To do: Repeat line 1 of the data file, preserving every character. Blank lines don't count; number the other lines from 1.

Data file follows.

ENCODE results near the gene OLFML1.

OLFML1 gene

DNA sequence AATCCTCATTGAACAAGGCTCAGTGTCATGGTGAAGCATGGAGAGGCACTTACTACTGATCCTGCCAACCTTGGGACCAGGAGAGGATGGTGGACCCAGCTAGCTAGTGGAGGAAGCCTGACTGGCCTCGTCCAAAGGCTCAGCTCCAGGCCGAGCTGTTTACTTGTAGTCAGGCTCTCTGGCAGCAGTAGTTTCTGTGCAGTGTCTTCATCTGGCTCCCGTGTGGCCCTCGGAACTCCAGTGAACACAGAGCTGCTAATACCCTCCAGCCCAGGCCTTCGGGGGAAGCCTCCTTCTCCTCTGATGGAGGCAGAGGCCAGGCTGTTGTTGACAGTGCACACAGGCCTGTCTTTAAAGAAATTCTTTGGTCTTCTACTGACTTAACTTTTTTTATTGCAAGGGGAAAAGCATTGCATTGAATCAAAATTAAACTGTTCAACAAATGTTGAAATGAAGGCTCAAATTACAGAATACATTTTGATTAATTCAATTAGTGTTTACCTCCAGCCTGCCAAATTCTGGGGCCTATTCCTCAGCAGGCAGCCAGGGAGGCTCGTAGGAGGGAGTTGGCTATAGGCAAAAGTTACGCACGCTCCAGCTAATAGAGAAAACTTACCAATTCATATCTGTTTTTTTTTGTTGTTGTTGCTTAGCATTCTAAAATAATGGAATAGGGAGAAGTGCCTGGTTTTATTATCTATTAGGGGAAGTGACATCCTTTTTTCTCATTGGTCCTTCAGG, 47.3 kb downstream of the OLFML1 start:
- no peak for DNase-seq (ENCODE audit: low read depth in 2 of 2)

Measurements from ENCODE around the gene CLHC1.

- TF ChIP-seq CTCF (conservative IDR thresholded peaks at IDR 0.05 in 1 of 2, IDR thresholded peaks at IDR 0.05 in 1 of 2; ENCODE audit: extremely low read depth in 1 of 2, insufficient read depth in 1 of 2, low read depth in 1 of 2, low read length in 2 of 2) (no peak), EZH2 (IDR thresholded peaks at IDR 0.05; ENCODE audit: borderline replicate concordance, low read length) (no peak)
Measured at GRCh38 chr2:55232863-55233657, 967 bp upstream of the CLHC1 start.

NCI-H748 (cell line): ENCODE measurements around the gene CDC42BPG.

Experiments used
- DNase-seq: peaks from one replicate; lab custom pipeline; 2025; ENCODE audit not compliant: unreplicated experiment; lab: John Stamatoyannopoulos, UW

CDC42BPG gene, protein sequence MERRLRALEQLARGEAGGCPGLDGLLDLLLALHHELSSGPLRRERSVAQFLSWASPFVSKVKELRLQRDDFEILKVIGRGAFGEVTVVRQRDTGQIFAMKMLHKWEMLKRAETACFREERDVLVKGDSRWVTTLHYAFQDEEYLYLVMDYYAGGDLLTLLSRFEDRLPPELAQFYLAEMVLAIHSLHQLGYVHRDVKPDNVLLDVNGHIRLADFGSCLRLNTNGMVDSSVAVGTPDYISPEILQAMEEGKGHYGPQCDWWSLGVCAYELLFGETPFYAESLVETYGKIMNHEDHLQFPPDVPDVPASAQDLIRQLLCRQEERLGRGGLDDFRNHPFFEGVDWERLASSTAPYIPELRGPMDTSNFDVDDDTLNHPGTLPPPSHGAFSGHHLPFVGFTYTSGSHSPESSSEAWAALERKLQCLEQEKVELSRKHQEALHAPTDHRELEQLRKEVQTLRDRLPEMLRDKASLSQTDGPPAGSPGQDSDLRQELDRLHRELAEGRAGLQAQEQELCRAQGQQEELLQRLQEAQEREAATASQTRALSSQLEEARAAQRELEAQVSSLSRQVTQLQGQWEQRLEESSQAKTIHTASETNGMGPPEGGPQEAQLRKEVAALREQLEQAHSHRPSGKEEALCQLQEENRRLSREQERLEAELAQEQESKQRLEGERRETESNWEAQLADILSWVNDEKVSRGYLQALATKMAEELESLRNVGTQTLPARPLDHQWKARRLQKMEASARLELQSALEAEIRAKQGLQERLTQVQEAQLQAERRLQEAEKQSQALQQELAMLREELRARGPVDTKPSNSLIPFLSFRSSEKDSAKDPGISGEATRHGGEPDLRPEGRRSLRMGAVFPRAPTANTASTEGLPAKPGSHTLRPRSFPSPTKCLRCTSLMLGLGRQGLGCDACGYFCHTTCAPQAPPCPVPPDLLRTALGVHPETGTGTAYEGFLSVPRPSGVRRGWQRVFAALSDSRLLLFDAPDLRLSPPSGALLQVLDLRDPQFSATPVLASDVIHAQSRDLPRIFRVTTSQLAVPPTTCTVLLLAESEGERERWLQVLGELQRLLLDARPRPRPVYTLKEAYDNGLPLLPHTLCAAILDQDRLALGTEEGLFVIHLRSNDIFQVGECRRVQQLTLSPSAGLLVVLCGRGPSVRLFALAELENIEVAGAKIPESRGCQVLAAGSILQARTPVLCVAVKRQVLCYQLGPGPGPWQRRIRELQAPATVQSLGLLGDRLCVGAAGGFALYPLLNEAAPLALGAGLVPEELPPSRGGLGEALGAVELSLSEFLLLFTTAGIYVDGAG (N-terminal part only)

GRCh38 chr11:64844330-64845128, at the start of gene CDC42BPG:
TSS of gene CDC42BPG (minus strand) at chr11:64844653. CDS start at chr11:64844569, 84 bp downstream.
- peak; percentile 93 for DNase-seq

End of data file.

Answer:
ENCODE results near the gene OLFML1.